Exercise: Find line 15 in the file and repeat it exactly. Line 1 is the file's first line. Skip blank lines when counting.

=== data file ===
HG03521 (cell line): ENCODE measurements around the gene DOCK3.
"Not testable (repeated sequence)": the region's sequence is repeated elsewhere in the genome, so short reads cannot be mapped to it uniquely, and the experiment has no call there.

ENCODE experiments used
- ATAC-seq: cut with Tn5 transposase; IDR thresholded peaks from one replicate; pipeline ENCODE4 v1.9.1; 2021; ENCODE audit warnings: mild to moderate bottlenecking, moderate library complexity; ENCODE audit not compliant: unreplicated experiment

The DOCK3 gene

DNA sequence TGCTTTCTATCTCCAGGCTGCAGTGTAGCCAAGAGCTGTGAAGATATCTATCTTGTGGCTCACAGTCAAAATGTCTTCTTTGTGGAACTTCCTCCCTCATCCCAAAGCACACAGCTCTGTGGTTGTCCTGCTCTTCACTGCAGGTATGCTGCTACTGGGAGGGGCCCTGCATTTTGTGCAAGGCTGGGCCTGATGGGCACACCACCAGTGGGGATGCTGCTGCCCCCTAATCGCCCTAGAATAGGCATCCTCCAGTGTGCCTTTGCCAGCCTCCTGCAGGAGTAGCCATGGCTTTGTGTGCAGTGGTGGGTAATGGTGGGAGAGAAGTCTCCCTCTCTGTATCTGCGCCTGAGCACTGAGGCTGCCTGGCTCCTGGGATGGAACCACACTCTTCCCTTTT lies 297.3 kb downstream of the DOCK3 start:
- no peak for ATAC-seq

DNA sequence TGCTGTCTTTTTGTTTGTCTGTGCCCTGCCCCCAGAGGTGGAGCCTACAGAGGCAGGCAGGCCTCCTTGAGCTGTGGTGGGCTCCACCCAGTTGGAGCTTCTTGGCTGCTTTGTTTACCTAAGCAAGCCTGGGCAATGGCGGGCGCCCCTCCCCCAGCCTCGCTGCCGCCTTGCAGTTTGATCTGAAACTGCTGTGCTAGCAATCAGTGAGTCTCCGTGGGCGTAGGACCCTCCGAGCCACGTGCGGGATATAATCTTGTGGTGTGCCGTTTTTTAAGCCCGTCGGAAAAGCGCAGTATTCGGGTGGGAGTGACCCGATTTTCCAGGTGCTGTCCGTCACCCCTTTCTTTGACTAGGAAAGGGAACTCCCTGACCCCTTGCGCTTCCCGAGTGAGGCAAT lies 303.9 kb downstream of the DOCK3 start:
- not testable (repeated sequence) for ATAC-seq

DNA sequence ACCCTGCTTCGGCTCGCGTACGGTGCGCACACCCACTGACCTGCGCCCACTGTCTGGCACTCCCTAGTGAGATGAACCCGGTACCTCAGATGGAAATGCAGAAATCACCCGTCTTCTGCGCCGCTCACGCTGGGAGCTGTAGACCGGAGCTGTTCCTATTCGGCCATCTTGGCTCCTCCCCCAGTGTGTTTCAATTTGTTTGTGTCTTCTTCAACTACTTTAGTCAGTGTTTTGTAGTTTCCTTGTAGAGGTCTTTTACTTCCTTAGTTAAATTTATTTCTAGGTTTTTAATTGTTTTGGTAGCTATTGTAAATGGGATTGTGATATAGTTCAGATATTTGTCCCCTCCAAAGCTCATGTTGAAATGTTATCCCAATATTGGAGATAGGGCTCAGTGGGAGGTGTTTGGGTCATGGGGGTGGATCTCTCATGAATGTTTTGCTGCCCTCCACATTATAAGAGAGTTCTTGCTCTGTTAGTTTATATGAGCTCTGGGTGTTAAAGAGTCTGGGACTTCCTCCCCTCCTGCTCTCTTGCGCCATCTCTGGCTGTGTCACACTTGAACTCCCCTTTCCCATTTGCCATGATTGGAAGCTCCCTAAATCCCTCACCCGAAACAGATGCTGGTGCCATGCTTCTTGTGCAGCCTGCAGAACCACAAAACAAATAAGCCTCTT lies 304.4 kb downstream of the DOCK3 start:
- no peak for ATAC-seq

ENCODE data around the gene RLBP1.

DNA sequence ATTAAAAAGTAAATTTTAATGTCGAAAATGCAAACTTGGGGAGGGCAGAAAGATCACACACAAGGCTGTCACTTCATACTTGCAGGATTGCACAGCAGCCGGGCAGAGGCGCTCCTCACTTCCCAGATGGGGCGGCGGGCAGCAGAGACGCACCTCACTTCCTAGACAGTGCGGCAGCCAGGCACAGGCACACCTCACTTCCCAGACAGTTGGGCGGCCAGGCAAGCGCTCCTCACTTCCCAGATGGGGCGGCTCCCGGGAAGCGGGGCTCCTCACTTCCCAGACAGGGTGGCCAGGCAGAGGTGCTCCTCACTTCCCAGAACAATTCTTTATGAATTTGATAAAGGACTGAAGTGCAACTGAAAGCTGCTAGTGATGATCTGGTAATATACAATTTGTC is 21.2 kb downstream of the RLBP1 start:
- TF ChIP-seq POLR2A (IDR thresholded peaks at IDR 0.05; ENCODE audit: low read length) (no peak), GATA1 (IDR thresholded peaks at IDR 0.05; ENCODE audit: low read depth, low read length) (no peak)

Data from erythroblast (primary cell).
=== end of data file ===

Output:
Data from erythroblast (primary cell).